He’d to put his hand up a few years ago though and concede that a troublesome knee was halting his career.
“I’ve just a cartilage (problem) and a bit of arthritis in the knee. I’ve had five operations on it, it doesn’t stand up to much at the moment. But it’s grand, I can get by.”
With playing days behind him, he’s been able to devote himself to his other GAA passion in getting involved in the coaching game.
This evening Cullinane is back at the heart of an U21 final battle, a selector as Galway bid to be crowned All-Ireland champions against Dublin in Tullamore. He goes back a long way with Galway manager Gerry Fahy.
“I won a Sigerson with Gerry in charge in 2003 with NUIG. Then he got asked to do the freshers in NUIG last year and I got involved with him in that.
“From that then he got nominated for the Galway U21 job and I got on board with him. The freshers was very enjoyable and this year’s U21 has been very enjoyable.”
It’s a grade that Cullinane freely enthuses about, a level of competition that holds special memories for him and has proven to be particularly fruitful.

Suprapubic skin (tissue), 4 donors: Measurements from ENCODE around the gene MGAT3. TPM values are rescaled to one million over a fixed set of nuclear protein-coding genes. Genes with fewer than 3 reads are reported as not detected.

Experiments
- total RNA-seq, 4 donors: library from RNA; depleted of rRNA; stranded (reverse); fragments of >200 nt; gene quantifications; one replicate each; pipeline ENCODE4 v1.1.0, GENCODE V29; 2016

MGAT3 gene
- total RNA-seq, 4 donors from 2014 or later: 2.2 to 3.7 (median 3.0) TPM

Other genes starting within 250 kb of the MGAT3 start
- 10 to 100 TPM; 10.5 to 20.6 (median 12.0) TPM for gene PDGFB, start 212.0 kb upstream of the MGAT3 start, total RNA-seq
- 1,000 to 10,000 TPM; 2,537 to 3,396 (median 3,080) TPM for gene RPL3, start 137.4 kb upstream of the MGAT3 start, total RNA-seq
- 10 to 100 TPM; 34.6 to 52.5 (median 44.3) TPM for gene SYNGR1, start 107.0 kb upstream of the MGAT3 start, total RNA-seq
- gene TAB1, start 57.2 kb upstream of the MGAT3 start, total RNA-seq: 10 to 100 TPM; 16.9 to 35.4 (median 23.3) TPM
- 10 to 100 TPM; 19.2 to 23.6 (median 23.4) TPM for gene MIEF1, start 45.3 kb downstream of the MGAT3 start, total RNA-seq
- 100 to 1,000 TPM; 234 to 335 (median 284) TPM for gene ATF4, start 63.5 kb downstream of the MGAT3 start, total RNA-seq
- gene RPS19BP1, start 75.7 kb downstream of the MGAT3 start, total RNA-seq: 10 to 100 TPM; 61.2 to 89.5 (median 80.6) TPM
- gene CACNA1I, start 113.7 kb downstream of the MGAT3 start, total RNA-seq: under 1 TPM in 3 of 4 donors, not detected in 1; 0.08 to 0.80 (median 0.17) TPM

That victory over Down wasn’t the only All-Ireland U21 win he cherished in 2005. When the Galway hurlers were celebrating a Gaelic Grounds success over Kilkenny in September, Cullinane had anchored their defence at centre-back.
He hails from an area that skirts two heartlands of Galway GAA, the football in the north and the hurling in the south.
Cullinane hurled for Turloughmore and kicked ball for Claregalway, going to school in Athenry stoking his interests in both sports equally.
“It was unreal. I was blessed. I only came in late on in the year, I’d two games of hurling with Galway and turned around and we won an All-Ireland out of it.
“We’d a great team with great forwards like Niall Healy and Kerril Wade. They’d experience of getting beat by Kilkenny at minor and made a pact of not getting turned over again.
“It wasn’t looking great for a while in that final but we ground it out. It was a great year for me however I managed to get two All-Ireland medals.”
It’s a unique feat, Cullinane is the only Galway man to have shared in two national U21 triumphs in a single season. A bunch of Cork men from the early 70s are the only other players alongside him in that bracket.
He’s kept the dual role going in his coaching career, working at senior hurling level with his club. Last Sunday he saw the Turloughmore flag flown on the Galway team that demolished Tipperary in Limerick.
“It was brilliant to see the lads last Sunday. Daithi (Burke) has been around a long time and has a couple of All-Stars but for Sean (Loftus) to get on is such a great experience for him as he’s new to it.